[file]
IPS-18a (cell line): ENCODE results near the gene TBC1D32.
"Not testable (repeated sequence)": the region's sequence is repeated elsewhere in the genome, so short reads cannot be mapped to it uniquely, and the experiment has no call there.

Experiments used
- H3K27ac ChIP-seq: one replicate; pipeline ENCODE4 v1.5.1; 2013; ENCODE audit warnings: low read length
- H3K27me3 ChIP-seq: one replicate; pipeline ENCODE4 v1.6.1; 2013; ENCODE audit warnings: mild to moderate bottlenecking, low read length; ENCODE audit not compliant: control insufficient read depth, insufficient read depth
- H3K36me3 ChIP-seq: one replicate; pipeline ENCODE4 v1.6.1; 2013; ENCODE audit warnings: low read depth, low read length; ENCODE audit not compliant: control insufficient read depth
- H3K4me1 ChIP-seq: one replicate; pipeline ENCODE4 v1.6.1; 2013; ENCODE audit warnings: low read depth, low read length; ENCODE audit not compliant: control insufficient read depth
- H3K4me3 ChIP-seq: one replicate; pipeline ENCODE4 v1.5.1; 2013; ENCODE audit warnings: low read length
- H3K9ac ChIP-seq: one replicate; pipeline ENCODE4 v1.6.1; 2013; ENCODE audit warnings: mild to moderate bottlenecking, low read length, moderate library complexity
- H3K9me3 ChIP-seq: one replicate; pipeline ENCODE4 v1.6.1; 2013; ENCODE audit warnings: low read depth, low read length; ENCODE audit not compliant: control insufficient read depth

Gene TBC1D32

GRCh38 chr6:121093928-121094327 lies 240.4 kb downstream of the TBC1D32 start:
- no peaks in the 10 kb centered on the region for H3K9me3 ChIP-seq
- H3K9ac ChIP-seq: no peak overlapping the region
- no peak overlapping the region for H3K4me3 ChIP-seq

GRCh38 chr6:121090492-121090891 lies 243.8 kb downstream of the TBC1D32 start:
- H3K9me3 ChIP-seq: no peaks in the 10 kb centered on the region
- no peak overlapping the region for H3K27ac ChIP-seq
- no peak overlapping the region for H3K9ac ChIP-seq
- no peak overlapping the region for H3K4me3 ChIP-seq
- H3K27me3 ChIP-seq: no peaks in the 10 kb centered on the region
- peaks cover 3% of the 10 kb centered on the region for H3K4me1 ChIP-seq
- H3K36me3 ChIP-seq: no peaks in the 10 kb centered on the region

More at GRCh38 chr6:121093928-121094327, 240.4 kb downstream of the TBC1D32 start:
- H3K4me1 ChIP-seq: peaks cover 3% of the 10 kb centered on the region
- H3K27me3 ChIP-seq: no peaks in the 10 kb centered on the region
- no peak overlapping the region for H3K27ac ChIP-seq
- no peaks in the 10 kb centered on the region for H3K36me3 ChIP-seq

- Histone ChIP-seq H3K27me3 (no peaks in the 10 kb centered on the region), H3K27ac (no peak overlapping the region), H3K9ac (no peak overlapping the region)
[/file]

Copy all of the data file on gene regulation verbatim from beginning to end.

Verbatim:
IPS-18a (cell line): ENCODE results near the gene TBC1D32.
"Not testable (repeated sequence)": the region's sequence is repeated elsewhere in the genome, so short reads cannot be mapped to it uniquely, and the experiment has no call there.

Experiments used
- H3K27ac ChIP-seq: one replicate; pipeline ENCODE4 v1.5.1; 2013; ENCODE audit warnings: low read length
- H3K27me3 ChIP-seq: one replicate; pipeline ENCODE4 v1.6.1; 2013; ENCODE audit warnings: mild to moderate bottlenecking, low read length; ENCODE audit not compliant: control insufficient read depth, insufficient read depth
- H3K36me3 ChIP-seq: one replicate; pipeline ENCODE4 v1.6.1; 2013; ENCODE audit warnings: low read depth, low read length; ENCODE audit not compliant: control insufficient read depth
- H3K4me1 ChIP-seq: one replicate; pipeline ENCODE4 v1.6.1; 2013; ENCODE audit warnings: low read depth, low read length; ENCODE audit not compliant: control insufficient read depth
- H3K4me3 ChIP-seq: one replicate; pipeline ENCODE4 v1.5.1; 2013; ENCODE audit warnings: low read length
- H3K9ac ChIP-seq: one replicate; pipeline ENCODE4 v1.6.1; 2013; ENCODE audit warnings: mild to moderate bottlenecking, low read length, moderate library complexity
- H3K9me3 ChIP-seq: one replicate; pipeline ENCODE4 v1.6.1; 2013; ENCODE audit warnings: low read depth, low read length; ENCODE audit not compliant: control insufficient read depth

Gene TBC1D32

GRCh38 chr6:121093928-121094327 lies 240.4 kb downstream of the TBC1D32 start:
- no peaks in the 10 kb centered on the region for H3K9me3 ChIP-seq
- H3K9ac ChIP-seq: no peak overlapping the region
- no peak overlapping the region for H3K4me3 ChIP-seq

GRCh38 chr6:121090492-121090891 lies 243.8 kb downstream of the TBC1D32 start:
- H3K9me3 ChIP-seq: no peaks in the 10 kb centered on the region
- no peak overlapping the region for H3K27ac ChIP-seq
- no peak overlapping the region for H3K9ac ChIP-seq
- no peak overlapping the region for H3K4me3 ChIP-seq
- H3K27me3 ChIP-seq: no peaks in the 10 kb centered on the region
- peaks cover 3% of the 10 kb centered on the region for H3K4me1 ChIP-seq
- H3K36me3 ChIP-seq: no peaks in the 10 kb centered on the region

More at GRCh38 chr6:121093928-121094327, 240.4 kb downstream of the TBC1D32 start:
- H3K4me1 ChIP-seq: peaks cover 3% of the 10 kb centered on the region
- H3K27me3 ChIP-seq: no peaks in the 10 kb centered on the region
- no peak overlapping the region for H3K27ac ChIP-seq
- no peaks in the 10 kb centered on the region for H3K36me3 ChIP-seq

- Histone ChIP-seq H3K27me3 (no peaks in the 10 kb centered on the region), H3K27ac (no peak overlapping the region), H3K9ac (no peak overlapping the region)